From Adrienne Dominick’s “Mama Rose Kitchen” on Farish Street to Shon Perryman’s “JXN Icons” across from the Two Museums’ plaza on North Street to longtime fixtures (literally) like the painted Downtown traffic signal boxes, the landscape is rich in color and creativity.

Jxn’s public art map showcases murals, sculpture and other interesting artistic finds with areas of concentration in Fondren, Midtown and Downtown Jackson.

Pack a Picnic (and your walking shoes) for Jackson City Parks

Did you know that approximately 2,300 acres of land in the City of Jackson are composed of nearly three-dozen city parks? The areas include playgrounds, picnic grounds and jogging and walking paths.

Take a loop around the trails at Buddy Butts Park in South Jackson, Tougaloo Park in the Tougaloo community, Parham Bridges Park in LeFleur East or Fondren Park in West Fondren.

Most, if not all, parks offer picnic tables and benches, shade trees and, at some, pavilions (reservations and fees may apply).

The City of Jackson’s ebsite has an interactive map with amenities and directions available.

The Greyhound Bus Station Freedom trail marker

Learn About the Blues, Civil Rights on the “Trails”

Looking for a wealth of blues music heritage info? Visit all of Jackson’s blues markers on the Mississippi Blues Trail, “telling stories through words and images of bluesmen and women and how the places where they lived and the times in which they existed–and continue to exist–influenced their music.”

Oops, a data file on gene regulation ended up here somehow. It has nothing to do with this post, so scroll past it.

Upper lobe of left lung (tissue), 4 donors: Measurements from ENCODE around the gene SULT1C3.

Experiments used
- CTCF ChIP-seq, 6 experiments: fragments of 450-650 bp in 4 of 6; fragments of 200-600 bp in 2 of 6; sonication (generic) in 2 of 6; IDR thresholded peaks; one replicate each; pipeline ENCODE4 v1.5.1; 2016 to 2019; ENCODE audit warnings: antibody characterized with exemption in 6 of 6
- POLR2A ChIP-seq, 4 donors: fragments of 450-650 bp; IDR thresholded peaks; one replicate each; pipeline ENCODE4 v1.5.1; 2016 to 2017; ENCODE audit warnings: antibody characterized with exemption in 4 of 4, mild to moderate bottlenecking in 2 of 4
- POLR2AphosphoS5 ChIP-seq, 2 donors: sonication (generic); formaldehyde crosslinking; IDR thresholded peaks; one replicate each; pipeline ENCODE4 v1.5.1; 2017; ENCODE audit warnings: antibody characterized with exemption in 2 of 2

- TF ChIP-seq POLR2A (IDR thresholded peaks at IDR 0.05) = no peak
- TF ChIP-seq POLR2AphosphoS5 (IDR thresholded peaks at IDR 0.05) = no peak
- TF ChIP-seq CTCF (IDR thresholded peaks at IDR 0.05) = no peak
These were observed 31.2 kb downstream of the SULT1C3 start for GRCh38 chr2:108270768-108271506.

Markers for Malaco Records (3023 West Northside Drive), the Subway Lounge/Summers Hotel (JSU Parkway – 619 West Pearl Street) and the Alamo Theatre and Dorothy Moore (333 North Farish Street) are among them.

For more on the struggles of the Civil Rights era, explore the Mississippi Freedom Trail which provides a tour of sites that played a pivotal role in the movement. Among the first markers unveiled were the Medgar Evers Marker, located at his former home, now a museum, at 2332 Margaret Walker Alexander Drive, and at the former Greyhound Bus Station, now an architect’s office, at 239 N. Lamar Street.

Jones on a Downtown Jackson tour

Tour the City With More Than a Tourist

Local guide Jane Halbert Jones has made a business out of showcasing the city she loves. Her virtual tours in fall of 2020 were informative and entertaining.

With tours that always include historical info and sometimes food and drink, Jones explores Fondren, Belhaven and Downtown mostly, but can customize to suit any group need. Tours happen in season, spring and fall.

LeFleur’s Bluff State Park.

Experience Nature at LeFleur’s Bluff State Park

An urban oasis in our own backyard, LeFleur’s Bluff State Park in LeFleur East “sits at the crux of present and past; of urban development and beckoning wild.”